274678 Bio-Based Gasoline Additives: Product and Chemistry Selection Through Network Generation and Optimization

Wednesday, October 31, 2012: 4:15 PM
323 (Convention Center )
W. Alex Marvin, Srinivas Rangarajan and Prodromos Daoutidis, Chemical Engineering and Materials Science, University of Minnesota, Minneapolis, MN

Several biomass-derived oxygenates, such as butanol and dimethylfuran (DMF), have been proposed as alternatives to ethanol for blending into current gasoline fuels. Each of these oxygenates can be synthesized from bio-based platform chemicals such as 5-hydroxymethylfurfural (HMF), acetone, ethanol, etc. in multiple ways. Consequently, there are several options for choosing the product (gasoline additive) and the synthesis route. We propose a strategy for optimal product and process chemistry selection by combining rule-based reaction network generation and mixed-integer linear programming (MILP).

Our strategy is composed of two steps. First, we use a reaction network generation tool, RING [1], developed in our group to construct a network of all possible reactions that are involved in converting bio-based platform compounds to potential gasoline additives. RING takes in as input reaction rules that determine the chemistries being explored. In this case, we include a broad spectrum of heterogeneous acid, base, and metal catalyzed chemistries as reaction rules.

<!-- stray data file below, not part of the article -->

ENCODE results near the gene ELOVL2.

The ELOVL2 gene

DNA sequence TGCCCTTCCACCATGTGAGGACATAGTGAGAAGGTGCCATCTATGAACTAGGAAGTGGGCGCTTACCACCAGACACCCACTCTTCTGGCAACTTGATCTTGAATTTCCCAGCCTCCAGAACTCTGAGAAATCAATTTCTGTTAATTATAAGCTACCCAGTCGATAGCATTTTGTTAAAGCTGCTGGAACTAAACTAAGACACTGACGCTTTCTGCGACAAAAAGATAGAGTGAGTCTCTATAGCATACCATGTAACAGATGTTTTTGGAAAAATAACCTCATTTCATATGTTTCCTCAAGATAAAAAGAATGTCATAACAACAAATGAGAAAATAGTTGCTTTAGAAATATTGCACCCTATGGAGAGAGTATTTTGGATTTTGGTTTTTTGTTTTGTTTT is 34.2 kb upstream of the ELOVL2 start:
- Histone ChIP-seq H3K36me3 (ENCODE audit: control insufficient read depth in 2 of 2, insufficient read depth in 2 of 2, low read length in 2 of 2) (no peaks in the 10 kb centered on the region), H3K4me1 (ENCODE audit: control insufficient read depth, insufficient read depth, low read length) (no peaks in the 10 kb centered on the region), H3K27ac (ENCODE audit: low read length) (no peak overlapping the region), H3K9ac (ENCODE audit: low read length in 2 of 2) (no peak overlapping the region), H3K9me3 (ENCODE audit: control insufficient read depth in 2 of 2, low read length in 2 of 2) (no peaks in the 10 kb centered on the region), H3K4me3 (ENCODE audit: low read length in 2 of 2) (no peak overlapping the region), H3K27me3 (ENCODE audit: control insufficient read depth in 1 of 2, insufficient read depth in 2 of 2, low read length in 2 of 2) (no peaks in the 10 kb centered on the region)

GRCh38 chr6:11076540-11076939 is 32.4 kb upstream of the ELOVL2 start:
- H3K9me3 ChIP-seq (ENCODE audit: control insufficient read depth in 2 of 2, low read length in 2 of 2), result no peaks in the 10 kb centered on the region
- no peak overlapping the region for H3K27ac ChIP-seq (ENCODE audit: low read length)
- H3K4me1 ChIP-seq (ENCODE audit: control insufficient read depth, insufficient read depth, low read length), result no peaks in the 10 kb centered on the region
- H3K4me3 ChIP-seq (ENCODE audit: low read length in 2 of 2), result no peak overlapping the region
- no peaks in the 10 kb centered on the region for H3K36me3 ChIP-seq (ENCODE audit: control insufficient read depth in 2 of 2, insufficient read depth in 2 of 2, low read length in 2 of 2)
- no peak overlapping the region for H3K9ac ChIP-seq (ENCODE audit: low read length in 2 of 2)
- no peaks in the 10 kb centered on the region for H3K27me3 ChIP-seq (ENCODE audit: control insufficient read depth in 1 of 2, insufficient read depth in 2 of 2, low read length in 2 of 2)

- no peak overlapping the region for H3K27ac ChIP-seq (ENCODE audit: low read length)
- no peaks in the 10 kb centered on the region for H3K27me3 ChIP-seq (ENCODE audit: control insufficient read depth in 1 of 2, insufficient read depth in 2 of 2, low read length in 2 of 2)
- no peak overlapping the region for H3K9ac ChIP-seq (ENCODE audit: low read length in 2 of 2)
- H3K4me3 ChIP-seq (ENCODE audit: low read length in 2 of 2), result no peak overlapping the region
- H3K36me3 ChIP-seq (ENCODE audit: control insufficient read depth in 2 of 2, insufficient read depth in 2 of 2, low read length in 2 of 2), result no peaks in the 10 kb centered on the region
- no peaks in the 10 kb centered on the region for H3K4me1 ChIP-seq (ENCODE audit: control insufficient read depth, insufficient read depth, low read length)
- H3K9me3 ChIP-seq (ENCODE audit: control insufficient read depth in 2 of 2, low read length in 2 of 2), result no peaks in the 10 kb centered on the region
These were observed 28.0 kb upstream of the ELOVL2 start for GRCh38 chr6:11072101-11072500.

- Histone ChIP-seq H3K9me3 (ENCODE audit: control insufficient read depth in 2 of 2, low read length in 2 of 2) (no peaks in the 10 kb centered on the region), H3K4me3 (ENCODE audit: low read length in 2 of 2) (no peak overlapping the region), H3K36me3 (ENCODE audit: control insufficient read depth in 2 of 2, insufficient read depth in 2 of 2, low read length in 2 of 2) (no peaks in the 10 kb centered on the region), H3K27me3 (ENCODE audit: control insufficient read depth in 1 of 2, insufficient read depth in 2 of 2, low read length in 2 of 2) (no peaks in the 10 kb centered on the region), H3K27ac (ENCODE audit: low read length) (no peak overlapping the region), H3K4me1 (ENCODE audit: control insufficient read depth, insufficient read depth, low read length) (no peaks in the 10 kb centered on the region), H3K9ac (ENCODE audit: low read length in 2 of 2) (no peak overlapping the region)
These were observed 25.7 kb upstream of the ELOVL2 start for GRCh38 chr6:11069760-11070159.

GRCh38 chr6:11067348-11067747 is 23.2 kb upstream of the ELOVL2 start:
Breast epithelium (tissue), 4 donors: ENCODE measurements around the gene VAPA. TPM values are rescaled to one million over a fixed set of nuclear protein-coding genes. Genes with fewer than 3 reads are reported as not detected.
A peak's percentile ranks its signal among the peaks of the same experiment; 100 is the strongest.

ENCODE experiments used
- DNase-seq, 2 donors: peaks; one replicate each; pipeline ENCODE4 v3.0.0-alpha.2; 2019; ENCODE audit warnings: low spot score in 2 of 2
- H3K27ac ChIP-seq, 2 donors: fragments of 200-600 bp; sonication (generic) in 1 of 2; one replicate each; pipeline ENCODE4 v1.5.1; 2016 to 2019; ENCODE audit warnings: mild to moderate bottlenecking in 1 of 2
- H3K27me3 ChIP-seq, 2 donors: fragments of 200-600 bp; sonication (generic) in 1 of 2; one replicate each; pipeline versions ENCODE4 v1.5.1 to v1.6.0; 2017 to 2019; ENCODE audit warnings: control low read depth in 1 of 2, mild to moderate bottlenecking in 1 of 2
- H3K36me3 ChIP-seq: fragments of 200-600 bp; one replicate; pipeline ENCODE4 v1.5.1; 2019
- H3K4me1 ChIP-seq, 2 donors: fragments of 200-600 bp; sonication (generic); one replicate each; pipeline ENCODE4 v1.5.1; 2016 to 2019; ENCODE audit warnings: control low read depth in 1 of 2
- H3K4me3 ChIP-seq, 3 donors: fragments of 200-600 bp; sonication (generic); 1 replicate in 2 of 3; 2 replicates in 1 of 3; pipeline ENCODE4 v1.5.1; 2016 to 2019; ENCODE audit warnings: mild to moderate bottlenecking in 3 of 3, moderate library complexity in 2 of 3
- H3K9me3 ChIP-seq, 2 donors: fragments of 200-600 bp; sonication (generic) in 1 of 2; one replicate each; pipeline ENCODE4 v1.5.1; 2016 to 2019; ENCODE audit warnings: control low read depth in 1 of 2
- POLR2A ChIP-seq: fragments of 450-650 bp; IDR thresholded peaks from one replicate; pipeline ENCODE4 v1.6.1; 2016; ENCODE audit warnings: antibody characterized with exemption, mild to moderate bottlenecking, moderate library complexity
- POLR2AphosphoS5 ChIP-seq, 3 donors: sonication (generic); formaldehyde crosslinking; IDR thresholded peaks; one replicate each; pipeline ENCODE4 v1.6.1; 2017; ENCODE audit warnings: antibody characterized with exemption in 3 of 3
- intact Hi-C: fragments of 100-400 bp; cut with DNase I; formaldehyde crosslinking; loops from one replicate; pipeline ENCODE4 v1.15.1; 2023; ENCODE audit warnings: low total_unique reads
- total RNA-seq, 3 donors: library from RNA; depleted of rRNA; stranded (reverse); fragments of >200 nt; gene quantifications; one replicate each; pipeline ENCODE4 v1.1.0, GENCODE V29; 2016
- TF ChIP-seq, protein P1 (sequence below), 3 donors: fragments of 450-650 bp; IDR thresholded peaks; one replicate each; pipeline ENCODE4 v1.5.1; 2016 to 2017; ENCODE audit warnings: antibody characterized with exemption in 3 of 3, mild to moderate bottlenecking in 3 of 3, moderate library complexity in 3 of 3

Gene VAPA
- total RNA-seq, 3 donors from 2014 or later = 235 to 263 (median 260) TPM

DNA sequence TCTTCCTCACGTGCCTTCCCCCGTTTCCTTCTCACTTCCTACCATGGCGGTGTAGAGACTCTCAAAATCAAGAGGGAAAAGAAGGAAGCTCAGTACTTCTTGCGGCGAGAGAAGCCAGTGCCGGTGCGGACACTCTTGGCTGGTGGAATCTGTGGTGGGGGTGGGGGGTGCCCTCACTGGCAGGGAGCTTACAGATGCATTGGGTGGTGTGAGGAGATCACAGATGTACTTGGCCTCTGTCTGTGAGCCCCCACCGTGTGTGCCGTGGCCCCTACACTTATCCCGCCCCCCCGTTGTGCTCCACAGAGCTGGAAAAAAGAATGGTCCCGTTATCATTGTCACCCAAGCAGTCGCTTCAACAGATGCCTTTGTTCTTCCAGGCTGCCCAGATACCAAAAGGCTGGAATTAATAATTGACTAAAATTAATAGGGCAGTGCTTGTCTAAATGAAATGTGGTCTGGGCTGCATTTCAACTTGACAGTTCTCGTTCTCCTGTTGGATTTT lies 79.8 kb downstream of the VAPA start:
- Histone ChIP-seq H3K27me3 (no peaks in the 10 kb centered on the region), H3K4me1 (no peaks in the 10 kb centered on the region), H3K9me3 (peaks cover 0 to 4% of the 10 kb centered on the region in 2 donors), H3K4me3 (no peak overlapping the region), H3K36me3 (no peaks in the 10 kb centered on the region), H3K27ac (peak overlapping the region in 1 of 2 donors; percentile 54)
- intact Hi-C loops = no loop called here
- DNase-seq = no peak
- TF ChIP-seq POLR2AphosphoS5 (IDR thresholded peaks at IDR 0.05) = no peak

Second, we formulate an MILP to determine the optimal vector of steady-state fluxes through the reaction network that minimizes catalyst use and reactor capital, and corresponds to an oxygenate blend that satisfies the requirements for gasoline additives. The objective function incorporates estimated reaction kinetics for each reaction based on the corresponding reaction rule. Due to the detailed chemistry of the reaction network being embedded into the MILP, the optimal vector determines (1) an oxygenate blend compatible with gasoline and (2) synthesis routes to produce each oxygenate from bio-based platform chemicals. Alternative synthesis routes and oxygenate blends are identified that have competitive objective functions.

This two-step strategy proposed here is generic and scalable for any product-cum-chemistry selection problem. The set of reaction rules, rate estimation, objective function and constraints formulation, and thermochemical analysis of the optimal synthesis routes will be presented and discussed.

[1] Rangarajan, S.; Bhan, A.; Daoutidis, P. Rule-based generation of thermochemical routes to biomass conversion, Industrial & Engineering Chemistry Research 2010, 49 (21), 10459-10470


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